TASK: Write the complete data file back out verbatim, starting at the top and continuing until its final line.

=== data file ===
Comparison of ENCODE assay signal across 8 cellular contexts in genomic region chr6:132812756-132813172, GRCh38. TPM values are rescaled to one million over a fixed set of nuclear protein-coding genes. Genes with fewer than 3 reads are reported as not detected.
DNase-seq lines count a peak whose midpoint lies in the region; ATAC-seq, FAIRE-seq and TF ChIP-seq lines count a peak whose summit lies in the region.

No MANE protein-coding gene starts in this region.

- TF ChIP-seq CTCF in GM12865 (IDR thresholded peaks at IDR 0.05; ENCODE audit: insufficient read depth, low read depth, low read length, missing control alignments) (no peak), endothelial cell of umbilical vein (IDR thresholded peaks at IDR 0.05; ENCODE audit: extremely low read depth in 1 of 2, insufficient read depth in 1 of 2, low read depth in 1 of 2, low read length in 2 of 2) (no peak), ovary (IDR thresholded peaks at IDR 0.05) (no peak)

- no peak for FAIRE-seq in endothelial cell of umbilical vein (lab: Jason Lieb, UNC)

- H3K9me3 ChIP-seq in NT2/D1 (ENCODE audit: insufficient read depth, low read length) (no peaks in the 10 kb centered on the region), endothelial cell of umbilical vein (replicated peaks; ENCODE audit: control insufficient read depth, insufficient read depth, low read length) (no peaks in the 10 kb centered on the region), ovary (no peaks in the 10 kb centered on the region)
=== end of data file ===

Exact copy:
Comparison of ENCODE assay signal across 8 cellular contexts in genomic region chr6:132812756-132813172, GRCh38. TPM values are rescaled to one million over a fixed set of nuclear protein-coding genes. Genes with fewer than 3 reads are reported as not detected.
DNase-seq lines count a peak whose midpoint lies in the region; ATAC-seq, FAIRE-seq and TF ChIP-seq lines count a peak whose summit lies in the region.

No MANE protein-coding gene starts in this region.

- TF ChIP-seq CTCF in GM12865 (IDR thresholded peaks at IDR 0.05; ENCODE audit: insufficient read depth, low read depth, low read length, missing control alignments) (no peak), endothelial cell of umbilical vein (IDR thresholded peaks at IDR 0.05; ENCODE audit: extremely low read depth in 1 of 2, insufficient read depth in 1 of 2, low read depth in 1 of 2, low read length in 2 of 2) (no peak), ovary (IDR thresholded peaks at IDR 0.05) (no peak)

- no peak for FAIRE-seq in endothelial cell of umbilical vein (lab: Jason Lieb, UNC)

- H3K9me3 ChIP-seq in NT2/D1 (ENCODE audit: insufficient read depth, low read length) (no peaks in the 10 kb centered on the region), endothelial cell of umbilical vein (replicated peaks; ENCODE audit: control insufficient read depth, insufficient read depth, low read length) (no peaks in the 10 kb centered on the region), ovary (no peaks in the 10 kb centered on the region)